One of the first things they teach you at Fantasy Expert Preparatory Academy is to never delay the taking of a victory lap. The longer you wait to tell the people you are right about a guy, the greater the odds that you will eventually be proven demonstrably and emphatically wrong.
With this lesson very much in mind, today we are pleased to bring you another typically mild, thoughtful, not-at-all-hyperbolic take:
IT'S ALL HAPPENING FOR SAM HOWELL, YOU GUYS, AND WE TOTALLY CALLED IT! JUST TRY TO NAME A BETTER NFC EAST QB — PAST OR PRESENT. NAME A BETTER SAM. YOU SIMPLY CAN'T. HOWELL MVP MODE HAS BEEN ACTIVATED. *ROCKET EMOJI*
But seriously, Howell really did play an excellent half of preseason football on Monday night, validating at least some small slice of the summer hype. He also helped end the greatest and weirdest streak in NFL history, handing the Baltimore Ravens their first exhibition loss since 2015.
Howell went 19-for-25 on the night, passing for 188 yards and two touchdowns, leading three scoring drives and delivering a few impressive third-down conversions, such as this one right here:
— NFL (@NFL) August 22, 2023
All things considered, Howell's first game since being named Washington's starter could not have gone better — well, except for the part where Terry McLaurin got injured. That was not ideal. But McLaurin's toe issue is reportedly not considered severe, which is great news for everyone attached to this offense. He's one of the league's most effective and underrated elite receivers, a player with the skills necessary to make a massive leap if Howell continues to thrive in Eric Bieniemy's offense — think Stefon Diggs in 2020. McLaurin is an every-route winner, Reception Perception approved, a player who's been limited only by team context and never by individual talent.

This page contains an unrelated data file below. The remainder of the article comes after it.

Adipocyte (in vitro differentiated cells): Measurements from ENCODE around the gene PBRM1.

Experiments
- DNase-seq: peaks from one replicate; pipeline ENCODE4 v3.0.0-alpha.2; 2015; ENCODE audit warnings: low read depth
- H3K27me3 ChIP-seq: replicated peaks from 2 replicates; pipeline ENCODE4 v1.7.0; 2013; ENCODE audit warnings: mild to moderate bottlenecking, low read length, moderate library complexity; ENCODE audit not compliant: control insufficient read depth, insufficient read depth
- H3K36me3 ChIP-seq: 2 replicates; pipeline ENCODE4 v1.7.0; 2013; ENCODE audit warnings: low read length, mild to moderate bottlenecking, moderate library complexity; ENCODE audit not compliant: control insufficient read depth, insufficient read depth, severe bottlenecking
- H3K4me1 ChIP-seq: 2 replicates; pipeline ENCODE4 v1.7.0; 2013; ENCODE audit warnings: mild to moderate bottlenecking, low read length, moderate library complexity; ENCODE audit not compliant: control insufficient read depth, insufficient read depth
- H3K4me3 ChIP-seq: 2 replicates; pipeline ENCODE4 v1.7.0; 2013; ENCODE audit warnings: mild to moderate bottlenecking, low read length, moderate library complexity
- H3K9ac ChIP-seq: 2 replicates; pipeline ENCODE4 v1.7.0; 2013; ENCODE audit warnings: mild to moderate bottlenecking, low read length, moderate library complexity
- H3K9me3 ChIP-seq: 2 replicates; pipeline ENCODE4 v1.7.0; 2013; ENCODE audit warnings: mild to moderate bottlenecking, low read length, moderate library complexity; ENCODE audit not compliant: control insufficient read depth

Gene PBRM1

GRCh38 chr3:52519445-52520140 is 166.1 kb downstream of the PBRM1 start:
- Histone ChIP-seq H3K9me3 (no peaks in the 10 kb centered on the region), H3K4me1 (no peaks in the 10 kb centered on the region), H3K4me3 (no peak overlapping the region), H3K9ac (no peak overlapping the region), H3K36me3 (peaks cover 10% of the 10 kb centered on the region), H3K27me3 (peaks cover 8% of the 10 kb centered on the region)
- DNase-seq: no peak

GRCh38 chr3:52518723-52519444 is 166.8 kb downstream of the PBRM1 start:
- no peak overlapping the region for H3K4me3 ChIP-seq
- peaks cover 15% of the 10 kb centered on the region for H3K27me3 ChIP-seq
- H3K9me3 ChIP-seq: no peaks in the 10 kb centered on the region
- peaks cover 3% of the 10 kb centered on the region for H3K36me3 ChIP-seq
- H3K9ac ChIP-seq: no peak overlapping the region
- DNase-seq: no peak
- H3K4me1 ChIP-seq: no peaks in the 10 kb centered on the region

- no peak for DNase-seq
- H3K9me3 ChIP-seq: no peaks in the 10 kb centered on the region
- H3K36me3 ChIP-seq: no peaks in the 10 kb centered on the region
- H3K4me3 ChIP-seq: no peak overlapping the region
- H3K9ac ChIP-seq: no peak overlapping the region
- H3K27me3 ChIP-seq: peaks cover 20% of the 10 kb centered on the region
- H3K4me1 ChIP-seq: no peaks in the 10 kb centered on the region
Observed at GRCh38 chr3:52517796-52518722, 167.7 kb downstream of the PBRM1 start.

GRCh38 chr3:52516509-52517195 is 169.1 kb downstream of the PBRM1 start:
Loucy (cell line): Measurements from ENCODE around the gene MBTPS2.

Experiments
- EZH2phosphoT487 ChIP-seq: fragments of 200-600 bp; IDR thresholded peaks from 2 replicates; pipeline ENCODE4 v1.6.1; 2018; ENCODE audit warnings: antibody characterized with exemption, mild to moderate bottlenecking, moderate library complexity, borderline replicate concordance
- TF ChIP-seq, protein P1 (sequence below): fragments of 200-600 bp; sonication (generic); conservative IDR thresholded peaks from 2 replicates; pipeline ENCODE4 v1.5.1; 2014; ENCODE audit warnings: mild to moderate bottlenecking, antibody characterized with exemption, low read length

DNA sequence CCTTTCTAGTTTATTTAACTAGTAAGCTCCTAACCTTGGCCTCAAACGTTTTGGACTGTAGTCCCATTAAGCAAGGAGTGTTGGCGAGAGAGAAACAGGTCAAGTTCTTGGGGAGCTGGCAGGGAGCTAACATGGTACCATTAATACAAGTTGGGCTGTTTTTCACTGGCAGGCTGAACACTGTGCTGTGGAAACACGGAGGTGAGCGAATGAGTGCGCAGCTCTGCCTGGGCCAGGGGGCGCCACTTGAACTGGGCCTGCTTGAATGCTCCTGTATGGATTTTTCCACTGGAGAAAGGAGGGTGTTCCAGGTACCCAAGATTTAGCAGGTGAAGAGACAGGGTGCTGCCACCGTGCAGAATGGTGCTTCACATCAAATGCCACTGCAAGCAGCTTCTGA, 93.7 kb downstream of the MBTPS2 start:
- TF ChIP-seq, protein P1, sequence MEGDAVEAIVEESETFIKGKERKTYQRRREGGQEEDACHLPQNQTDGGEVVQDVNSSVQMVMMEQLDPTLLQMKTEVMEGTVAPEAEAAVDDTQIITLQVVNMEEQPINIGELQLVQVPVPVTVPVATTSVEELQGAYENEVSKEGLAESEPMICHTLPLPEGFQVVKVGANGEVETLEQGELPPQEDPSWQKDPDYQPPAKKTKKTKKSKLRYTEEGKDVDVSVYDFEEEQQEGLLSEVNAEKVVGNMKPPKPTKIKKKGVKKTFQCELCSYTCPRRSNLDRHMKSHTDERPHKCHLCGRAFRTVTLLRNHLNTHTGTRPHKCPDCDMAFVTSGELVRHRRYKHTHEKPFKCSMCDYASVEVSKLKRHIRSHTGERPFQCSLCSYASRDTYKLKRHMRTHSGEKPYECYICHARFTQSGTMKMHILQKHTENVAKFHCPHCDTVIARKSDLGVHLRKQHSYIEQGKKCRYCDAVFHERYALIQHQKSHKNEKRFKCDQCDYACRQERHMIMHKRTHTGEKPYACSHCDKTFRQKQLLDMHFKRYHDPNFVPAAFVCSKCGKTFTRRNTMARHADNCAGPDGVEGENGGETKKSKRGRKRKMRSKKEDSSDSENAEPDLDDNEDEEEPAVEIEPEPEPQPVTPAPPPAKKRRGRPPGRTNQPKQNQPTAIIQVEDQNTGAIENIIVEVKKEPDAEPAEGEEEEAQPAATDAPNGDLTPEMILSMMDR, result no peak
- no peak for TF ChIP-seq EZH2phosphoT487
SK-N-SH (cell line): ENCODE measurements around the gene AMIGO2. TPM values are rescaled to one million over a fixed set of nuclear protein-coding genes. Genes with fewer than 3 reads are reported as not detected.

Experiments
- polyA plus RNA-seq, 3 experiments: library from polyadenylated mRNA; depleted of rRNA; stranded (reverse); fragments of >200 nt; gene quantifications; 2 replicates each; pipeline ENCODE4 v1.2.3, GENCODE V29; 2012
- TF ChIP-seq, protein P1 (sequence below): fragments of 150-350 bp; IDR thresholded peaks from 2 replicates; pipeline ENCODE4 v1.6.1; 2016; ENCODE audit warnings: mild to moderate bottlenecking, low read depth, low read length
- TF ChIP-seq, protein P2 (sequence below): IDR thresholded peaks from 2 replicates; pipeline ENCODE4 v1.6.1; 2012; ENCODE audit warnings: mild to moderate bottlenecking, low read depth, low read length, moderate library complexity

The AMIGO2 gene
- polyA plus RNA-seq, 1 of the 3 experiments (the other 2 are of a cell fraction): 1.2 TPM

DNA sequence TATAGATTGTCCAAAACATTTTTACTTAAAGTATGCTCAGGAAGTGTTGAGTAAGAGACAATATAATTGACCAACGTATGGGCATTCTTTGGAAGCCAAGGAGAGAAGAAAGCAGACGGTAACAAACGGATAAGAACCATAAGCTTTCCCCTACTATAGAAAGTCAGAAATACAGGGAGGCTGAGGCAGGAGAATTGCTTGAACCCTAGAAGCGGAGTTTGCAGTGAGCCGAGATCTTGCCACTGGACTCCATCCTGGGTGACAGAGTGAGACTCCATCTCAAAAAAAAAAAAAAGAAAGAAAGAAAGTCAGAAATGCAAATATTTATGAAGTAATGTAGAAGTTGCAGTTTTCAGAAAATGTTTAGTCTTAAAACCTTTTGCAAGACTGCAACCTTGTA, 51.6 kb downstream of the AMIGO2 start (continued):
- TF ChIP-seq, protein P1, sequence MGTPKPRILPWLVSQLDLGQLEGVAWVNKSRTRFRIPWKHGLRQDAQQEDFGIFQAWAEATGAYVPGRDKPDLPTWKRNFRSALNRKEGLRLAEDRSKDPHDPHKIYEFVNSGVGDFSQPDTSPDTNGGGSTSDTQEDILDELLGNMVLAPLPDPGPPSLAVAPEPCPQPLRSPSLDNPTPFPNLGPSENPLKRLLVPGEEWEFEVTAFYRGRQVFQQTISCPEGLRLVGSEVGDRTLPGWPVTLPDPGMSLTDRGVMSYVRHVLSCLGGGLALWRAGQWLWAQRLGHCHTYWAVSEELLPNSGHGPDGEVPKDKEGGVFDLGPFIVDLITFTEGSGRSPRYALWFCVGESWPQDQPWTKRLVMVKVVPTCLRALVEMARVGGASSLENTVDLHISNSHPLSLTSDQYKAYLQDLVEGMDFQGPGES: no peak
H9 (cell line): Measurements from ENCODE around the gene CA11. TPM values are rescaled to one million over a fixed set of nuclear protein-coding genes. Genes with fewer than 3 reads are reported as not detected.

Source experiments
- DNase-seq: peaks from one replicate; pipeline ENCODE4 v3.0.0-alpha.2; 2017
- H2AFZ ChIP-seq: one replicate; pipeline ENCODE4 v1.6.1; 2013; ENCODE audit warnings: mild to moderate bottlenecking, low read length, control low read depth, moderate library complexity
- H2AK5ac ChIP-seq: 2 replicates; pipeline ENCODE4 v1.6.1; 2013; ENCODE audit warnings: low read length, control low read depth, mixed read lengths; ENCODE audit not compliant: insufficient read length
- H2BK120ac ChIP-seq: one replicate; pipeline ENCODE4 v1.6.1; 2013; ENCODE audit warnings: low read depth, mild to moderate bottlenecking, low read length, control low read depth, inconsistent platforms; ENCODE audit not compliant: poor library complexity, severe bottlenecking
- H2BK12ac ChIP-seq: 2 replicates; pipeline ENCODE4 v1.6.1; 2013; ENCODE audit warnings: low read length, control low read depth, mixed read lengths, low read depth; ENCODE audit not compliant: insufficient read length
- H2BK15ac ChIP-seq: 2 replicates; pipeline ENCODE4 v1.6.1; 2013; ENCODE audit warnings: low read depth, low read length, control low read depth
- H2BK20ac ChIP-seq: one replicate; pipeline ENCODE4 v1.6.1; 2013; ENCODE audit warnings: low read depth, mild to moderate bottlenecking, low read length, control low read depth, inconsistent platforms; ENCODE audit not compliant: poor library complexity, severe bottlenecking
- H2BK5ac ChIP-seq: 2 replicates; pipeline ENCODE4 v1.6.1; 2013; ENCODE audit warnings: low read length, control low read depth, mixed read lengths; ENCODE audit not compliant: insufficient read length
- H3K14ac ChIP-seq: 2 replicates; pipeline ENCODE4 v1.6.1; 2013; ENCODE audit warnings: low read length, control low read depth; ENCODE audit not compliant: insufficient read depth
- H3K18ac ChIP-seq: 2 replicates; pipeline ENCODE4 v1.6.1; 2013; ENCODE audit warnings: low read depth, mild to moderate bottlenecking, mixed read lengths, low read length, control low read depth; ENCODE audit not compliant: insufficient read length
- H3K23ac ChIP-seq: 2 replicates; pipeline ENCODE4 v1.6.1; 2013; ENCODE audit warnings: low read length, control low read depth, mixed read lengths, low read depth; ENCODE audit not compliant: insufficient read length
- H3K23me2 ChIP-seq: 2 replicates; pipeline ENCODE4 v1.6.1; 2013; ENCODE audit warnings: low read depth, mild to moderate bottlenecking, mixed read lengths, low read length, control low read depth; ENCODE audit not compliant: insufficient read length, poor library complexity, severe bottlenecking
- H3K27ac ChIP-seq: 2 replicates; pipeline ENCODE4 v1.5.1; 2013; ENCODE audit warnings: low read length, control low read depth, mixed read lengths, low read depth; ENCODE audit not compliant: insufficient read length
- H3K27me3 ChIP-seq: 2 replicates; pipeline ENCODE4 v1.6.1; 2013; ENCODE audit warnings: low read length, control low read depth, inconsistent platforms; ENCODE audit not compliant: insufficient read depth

Here's hoping we get a full season of a healthy McLaurin and Jahan Dotson because that pairing has a chance to be among the league's best. They finished with a combined eight catches for 115 yards against the Ravens on Monday, despite the early exit by McLaurin. Dotson has been a high-buzz player throughout camp, coming off a seven-TD rookie season loaded with highlights and contested-catch wins.
It's also worth mentioning that the dream of Antonio Gibson as a volume receiver is very much alive under Bieniemy:
One of the keys to a serious Howell breakout is going to be the presence of some source for cheap-and-easy yardage, a role Gibson was born to play. He's caught 88 balls over the past two seasons and he has a 1,000-yard rushing campaign on his NFL résumé as well (achieved during a year when he reportedly played with a slightly broken leg). It's not difficult to imagine Gibson developing into his young QB's best on-field friend.
There's going to be some helium in Howell's draft price in the days and weeks ahead, but, as of this writing, he's rostered in only 14% of Yahoo leagues and he's buried in terms of ADP (129.5, QB20). He's an ideal deep-league stash and a Superflex priority. Howell has the rushing upside that should elevate him above the rest of the fourth- and fifth-tier fantasy options at his position. He ran for 828 yards and 11 scores in his final collegiate season, so he's a fully accredited member of the dual-threat club.
Howell may not be a necessary add for everyone, of course. Most of you are playing in 10-team, one-quarterback leagues in which he doesn't yet belong in the fantasy conversation. But if you find yourself involved in a league of unusual depth — let's say, 14 teams or larger — then he deserves a spot on someone's bench.
Washington's offense has a chance to be a party, one of the shortcuts to 2023 fantasy success.